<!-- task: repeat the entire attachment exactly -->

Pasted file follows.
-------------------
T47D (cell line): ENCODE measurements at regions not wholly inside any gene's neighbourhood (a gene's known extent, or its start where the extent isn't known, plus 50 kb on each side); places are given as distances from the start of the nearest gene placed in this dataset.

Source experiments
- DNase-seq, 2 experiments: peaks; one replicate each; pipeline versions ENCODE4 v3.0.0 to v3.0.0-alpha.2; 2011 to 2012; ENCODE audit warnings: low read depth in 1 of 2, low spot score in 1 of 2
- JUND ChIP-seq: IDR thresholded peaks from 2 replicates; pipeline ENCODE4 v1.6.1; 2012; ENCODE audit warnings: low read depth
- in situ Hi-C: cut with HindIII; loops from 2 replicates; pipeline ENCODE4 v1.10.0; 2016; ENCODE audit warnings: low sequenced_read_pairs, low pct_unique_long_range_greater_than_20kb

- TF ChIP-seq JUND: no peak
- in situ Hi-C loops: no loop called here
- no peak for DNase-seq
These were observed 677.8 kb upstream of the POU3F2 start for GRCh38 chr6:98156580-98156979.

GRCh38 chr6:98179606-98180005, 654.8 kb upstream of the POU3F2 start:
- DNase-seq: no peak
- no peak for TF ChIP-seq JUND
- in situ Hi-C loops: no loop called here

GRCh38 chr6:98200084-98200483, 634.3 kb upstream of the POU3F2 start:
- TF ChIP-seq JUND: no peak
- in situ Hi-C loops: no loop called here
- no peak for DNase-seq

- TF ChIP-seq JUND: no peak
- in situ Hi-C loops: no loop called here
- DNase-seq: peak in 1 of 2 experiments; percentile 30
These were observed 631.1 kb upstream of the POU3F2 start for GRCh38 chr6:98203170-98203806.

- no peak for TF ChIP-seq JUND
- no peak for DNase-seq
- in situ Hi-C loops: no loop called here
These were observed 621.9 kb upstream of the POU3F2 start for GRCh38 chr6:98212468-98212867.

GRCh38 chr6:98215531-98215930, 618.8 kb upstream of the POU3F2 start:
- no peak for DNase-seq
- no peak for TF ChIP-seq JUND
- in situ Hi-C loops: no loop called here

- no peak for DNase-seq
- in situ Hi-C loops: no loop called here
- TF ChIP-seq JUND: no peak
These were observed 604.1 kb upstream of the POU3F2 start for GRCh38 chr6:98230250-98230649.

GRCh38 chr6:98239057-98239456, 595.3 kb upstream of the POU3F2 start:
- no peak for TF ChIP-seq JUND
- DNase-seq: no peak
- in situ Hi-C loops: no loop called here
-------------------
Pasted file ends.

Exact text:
T47D (cell line): ENCODE measurements at regions not wholly inside any gene's neighbourhood (a gene's known extent, or its start where the extent isn't known, plus 50 kb on each side); places are given as distances from the start of the nearest gene placed in this dataset.

Source experiments
- DNase-seq, 2 experiments: peaks; one replicate each; pipeline versions ENCODE4 v3.0.0 to v3.0.0-alpha.2; 2011 to 2012; ENCODE audit warnings: low read depth in 1 of 2, low spot score in 1 of 2
- JUND ChIP-seq: IDR thresholded peaks from 2 replicates; pipeline ENCODE4 v1.6.1; 2012; ENCODE audit warnings: low read depth
- in situ Hi-C: cut with HindIII; loops from 2 replicates; pipeline ENCODE4 v1.10.0; 2016; ENCODE audit warnings: low sequenced_read_pairs, low pct_unique_long_range_greater_than_20kb

- TF ChIP-seq JUND: no peak
- in situ Hi-C loops: no loop called here
- no peak for DNase-seq
These were observed 677.8 kb upstream of the POU3F2 start for GRCh38 chr6:98156580-98156979.

GRCh38 chr6:98179606-98180005, 654.8 kb upstream of the POU3F2 start:
- DNase-seq: no peak
- no peak for TF ChIP-seq JUND
- in situ Hi-C loops: no loop called here

GRCh38 chr6:98200084-98200483, 634.3 kb upstream of the POU3F2 start:
- TF ChIP-seq JUND: no peak
- in situ Hi-C loops: no loop called here
- no peak for DNase-seq

- TF ChIP-seq JUND: no peak
- in situ Hi-C loops: no loop called here
- DNase-seq: peak in 1 of 2 experiments; percentile 30
These were observed 631.1 kb upstream of the POU3F2 start for GRCh38 chr6:98203170-98203806.

- no peak for TF ChIP-seq JUND
- no peak for DNase-seq
- in situ Hi-C loops: no loop called here
These were observed 621.9 kb upstream of the POU3F2 start for GRCh38 chr6:98212468-98212867.

GRCh38 chr6:98215531-98215930, 618.8 kb upstream of the POU3F2 start:
- no peak for DNase-seq
- no peak for TF ChIP-seq JUND
- in situ Hi-C loops: no loop called here

- no peak for DNase-seq
- in situ Hi-C loops: no loop called here
- TF ChIP-seq JUND: no peak
These were observed 604.1 kb upstream of the POU3F2 start for GRCh38 chr6:98230250-98230649.

GRCh38 chr6:98239057-98239456, 595.3 kb upstream of the POU3F2 start:
- no peak for TF ChIP-seq JUND
- DNase-seq: no peak
- in situ Hi-C loops: no loop called here